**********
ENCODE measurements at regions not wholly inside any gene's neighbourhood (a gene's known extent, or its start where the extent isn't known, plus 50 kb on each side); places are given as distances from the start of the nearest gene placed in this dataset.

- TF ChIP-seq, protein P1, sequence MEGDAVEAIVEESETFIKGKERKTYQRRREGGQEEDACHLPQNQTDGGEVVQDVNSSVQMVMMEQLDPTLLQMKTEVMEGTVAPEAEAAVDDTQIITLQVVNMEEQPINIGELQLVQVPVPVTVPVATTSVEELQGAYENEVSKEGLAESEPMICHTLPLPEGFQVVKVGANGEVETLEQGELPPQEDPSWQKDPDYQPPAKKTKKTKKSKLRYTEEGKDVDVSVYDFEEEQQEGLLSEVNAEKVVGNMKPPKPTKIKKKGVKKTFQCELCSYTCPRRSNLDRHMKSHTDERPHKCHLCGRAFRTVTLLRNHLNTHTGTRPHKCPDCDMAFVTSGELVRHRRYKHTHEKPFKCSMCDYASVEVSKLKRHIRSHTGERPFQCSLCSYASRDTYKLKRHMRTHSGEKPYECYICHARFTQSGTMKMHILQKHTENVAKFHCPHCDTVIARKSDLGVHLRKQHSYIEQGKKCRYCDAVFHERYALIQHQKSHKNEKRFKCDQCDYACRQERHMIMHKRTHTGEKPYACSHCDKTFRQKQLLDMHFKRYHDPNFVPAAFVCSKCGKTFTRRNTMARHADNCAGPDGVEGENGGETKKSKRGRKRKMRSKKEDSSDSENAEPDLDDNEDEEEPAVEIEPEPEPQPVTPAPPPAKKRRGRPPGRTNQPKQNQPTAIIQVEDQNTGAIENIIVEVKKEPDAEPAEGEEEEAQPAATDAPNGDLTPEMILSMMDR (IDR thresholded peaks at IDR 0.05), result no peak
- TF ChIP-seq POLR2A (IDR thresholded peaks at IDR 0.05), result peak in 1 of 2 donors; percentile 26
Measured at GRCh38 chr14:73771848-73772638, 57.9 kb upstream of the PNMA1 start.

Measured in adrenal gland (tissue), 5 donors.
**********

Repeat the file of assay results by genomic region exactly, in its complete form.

ENCODE measurements at regions not wholly inside any gene's neighbourhood (a gene's known extent, or its start where the extent isn't known, plus 50 kb on each side); places are given as distances from the start of the nearest gene placed in this dataset.

- TF ChIP-seq, protein P1, sequence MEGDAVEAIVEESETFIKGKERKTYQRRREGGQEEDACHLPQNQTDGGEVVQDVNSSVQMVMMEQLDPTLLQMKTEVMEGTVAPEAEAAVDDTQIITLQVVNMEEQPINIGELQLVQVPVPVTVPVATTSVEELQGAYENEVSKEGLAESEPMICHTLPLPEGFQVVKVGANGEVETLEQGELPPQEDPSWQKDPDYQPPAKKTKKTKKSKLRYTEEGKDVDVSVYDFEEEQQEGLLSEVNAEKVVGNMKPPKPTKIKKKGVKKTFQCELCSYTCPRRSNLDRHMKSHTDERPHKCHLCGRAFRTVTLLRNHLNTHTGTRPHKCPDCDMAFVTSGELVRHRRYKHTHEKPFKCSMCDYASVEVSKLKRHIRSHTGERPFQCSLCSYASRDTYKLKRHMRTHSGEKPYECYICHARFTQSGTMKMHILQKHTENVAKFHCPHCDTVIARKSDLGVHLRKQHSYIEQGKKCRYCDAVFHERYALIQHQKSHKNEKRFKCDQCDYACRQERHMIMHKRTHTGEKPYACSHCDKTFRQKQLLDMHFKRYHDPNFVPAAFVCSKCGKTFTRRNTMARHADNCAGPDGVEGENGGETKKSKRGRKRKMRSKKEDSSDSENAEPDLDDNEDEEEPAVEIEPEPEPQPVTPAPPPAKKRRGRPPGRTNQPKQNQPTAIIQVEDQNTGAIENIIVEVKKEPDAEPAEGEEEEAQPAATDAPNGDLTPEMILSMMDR (IDR thresholded peaks at IDR 0.05), result no peak
- TF ChIP-seq POLR2A (IDR thresholded peaks at IDR 0.05), result peak in 1 of 2 donors; percentile 26
Measured at GRCh38 chr14:73771848-73772638, 57.9 kb upstream of the PNMA1 start.

Measured in adrenal gland (tissue), 5 donors.